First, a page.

I sit in the HiVolt shop, surrounded by motorcycles and trials gear, and wait. Darkness falls and the high timbered ceilings glow with golden light, a beacon in the night. Still we wait. Like on Christmas eve, except Santa is some tired middle aged Thai bloke with a beer gut and a pickup truck, driving through the night from Bangkok with a load of fridges, cushions, miscellany and one motorcycle.
The motorcycle is small and unassuming: a KLX230, common in Thailand, not particularly expensive, not particularly suited to enduro. But to me, it’s a golden opportunity. It’s the promise of income and the sustainability of my vagrant lifestyle.
You see, after five years on the road, resources are exhausted. First I lived on my savings; then during Covid, those ran dry. After that, I have subsisted on the generosity of friends and publications around the world who find value in my writings of adventure and misadventure.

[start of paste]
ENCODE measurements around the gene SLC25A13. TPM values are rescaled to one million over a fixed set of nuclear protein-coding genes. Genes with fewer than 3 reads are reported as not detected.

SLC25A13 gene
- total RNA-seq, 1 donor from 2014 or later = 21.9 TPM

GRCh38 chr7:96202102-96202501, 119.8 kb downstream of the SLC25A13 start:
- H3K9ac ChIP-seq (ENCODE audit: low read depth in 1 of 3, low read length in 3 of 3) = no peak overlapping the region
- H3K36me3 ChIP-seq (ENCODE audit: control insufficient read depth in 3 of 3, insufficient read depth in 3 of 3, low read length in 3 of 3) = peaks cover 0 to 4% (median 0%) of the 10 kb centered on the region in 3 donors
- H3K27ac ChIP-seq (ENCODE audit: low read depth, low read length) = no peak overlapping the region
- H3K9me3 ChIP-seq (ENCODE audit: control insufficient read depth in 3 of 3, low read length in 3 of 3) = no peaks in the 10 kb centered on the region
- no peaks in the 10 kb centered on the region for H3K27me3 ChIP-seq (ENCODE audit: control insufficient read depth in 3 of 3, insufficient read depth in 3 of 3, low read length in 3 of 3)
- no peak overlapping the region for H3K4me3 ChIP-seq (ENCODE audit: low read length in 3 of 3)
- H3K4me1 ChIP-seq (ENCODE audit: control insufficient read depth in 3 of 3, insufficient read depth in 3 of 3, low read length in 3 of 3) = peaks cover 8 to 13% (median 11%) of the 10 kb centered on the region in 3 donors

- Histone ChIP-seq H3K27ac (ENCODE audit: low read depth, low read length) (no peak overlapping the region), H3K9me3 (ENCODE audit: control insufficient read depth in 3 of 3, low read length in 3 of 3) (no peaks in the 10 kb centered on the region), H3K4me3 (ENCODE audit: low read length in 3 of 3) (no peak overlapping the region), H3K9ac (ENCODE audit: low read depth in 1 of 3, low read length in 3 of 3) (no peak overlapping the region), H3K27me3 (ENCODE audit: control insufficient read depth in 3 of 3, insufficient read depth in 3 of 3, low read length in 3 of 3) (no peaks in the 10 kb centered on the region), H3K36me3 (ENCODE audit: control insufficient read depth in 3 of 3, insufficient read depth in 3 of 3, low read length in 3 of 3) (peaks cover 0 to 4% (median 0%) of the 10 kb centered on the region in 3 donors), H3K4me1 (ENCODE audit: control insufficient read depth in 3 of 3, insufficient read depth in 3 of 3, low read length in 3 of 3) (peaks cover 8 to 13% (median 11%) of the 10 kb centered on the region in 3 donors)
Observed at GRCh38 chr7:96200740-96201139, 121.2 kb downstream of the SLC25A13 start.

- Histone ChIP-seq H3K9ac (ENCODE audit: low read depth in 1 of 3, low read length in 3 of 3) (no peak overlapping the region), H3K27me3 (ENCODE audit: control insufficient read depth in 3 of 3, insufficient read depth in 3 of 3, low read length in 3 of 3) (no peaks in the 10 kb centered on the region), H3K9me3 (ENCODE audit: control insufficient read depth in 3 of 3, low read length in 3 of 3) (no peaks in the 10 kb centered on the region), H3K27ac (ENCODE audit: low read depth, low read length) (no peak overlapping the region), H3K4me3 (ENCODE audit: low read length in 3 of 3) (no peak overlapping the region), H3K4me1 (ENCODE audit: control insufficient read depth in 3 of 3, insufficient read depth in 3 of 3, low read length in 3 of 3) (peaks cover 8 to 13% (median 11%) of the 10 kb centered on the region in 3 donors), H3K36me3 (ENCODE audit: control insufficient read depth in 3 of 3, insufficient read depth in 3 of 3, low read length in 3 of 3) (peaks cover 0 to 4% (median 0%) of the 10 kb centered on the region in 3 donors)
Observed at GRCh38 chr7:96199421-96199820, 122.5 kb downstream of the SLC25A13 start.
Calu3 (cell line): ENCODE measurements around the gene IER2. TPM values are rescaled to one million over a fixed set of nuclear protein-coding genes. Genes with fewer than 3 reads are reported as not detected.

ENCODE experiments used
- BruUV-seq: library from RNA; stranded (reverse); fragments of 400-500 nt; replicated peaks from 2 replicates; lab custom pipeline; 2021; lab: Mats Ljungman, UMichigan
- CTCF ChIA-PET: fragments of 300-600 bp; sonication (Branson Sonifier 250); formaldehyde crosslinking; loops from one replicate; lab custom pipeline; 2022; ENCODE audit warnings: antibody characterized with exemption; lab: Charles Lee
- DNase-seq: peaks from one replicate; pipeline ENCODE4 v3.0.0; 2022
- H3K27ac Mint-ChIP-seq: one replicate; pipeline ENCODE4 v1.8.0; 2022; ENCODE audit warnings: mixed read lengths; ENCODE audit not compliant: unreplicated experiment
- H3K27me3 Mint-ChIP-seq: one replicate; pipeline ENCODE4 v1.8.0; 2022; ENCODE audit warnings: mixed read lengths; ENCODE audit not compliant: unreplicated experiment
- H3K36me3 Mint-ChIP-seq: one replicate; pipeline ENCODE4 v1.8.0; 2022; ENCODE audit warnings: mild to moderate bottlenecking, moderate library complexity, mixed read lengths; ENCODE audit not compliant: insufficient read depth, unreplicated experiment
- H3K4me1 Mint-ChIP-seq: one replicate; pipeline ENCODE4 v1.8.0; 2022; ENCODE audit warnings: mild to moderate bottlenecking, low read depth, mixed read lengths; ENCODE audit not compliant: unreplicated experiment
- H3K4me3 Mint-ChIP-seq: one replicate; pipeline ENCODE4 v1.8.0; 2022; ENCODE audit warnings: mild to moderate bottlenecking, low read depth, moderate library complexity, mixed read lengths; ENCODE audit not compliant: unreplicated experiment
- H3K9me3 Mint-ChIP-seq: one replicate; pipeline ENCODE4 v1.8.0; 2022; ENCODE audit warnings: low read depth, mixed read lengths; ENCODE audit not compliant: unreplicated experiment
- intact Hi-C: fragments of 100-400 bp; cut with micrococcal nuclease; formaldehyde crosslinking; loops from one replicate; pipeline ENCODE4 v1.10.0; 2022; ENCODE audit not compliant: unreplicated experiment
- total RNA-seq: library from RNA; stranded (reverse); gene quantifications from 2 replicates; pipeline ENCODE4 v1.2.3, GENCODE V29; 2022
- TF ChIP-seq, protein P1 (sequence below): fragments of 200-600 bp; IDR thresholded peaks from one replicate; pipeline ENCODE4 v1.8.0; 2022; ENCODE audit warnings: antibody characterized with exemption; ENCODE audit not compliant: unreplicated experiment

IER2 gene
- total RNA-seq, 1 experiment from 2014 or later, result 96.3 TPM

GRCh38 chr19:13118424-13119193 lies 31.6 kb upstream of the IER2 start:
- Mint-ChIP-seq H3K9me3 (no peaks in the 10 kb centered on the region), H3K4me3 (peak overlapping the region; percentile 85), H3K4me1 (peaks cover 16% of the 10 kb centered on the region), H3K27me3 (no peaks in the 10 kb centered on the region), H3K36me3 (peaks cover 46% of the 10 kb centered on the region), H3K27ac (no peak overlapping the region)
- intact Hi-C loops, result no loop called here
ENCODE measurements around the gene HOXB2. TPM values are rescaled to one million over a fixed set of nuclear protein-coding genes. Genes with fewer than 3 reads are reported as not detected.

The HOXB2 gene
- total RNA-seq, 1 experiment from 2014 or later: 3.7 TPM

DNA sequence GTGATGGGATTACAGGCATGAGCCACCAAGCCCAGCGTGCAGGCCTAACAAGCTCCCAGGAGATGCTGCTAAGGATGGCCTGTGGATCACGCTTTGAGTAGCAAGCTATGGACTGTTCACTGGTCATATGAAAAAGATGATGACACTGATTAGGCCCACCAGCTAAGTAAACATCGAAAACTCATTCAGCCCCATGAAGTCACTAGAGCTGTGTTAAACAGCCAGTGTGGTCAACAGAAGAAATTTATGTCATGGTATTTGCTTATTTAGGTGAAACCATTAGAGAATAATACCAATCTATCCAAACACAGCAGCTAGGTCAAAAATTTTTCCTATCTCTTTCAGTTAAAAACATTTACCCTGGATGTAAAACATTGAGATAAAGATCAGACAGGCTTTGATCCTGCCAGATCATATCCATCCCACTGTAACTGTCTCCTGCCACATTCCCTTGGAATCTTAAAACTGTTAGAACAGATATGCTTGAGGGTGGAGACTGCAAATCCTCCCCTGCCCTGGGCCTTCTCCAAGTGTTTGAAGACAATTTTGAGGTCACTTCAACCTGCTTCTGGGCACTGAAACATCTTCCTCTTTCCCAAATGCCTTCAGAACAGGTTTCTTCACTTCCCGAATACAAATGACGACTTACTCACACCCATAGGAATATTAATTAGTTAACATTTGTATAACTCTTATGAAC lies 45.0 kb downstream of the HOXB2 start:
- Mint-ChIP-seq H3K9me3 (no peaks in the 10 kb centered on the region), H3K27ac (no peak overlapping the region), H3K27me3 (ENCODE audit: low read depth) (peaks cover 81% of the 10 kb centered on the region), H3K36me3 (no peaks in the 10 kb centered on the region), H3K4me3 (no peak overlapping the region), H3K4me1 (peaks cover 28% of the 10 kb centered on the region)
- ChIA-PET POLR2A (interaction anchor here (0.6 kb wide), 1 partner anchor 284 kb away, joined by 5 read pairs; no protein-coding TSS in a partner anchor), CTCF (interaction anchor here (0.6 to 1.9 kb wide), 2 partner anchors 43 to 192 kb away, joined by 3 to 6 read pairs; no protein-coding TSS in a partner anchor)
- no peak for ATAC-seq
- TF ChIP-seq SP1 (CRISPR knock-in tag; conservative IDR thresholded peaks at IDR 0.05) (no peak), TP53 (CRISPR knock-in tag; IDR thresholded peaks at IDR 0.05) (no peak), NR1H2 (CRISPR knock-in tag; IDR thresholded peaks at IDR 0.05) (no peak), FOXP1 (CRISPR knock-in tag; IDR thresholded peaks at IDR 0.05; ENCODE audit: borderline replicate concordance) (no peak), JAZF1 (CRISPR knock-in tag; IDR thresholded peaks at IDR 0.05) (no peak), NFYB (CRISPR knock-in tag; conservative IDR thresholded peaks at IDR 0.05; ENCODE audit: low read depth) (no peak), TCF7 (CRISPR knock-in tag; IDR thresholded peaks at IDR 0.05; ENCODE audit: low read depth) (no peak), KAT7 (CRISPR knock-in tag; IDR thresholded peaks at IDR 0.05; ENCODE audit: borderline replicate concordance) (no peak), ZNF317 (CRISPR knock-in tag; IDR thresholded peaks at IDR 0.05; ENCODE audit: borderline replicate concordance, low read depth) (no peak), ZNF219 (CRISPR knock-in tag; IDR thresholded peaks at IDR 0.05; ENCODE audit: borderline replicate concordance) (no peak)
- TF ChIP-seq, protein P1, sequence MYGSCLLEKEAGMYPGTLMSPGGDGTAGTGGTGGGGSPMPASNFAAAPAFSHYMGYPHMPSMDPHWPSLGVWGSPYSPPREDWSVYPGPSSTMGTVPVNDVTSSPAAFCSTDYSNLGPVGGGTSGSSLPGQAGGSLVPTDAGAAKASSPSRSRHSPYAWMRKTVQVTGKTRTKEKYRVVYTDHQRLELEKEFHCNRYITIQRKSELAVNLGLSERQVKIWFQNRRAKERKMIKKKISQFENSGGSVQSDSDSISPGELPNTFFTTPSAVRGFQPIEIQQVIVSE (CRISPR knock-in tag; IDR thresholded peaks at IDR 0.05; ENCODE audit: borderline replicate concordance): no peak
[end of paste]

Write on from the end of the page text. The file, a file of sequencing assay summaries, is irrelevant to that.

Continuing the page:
If you’d asked me at the beginning of all this, I would have said 18 months or two years would be the enough to get to Paris: to arrive at the other side of the world, and go back to some more conventional form of lifestyle. Get a job, pay some bills, something like that. After all, money doesn’t grow on trees and my whole life, I’ve had jobs I hated in order to get by. Sometimes up to four at once.
That, I do not recommend. In fact, that is exactly the version of life that I got on my motorcycle and rode away from, all those miles ago. Somewhere along the road, I realized I would never go back.
Which brings to me to this evening at HiVolt Motorsports, waiting for the delivery of the bike which I will ride when HiVolt runs mixed on-road/off-road and light enduro tours in these beautiful mountains. The high season here is the northern hemisphere Winter: glorious sunny days and cool nights. So here’s the plan: high season tours to put petrol in my tank as I continue to ride around the world through all the other seasons of the year.
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I’m looking down, writing this when I hear the clatter of an aluminium loading ramp on the street. That’s mine: that’s my cue! That’s my motorbike! I run outside in time to watch the little KLX emerge from behind a fridge.
She’s wrapped in cling wrap, pristine and low tech. I have some work to do.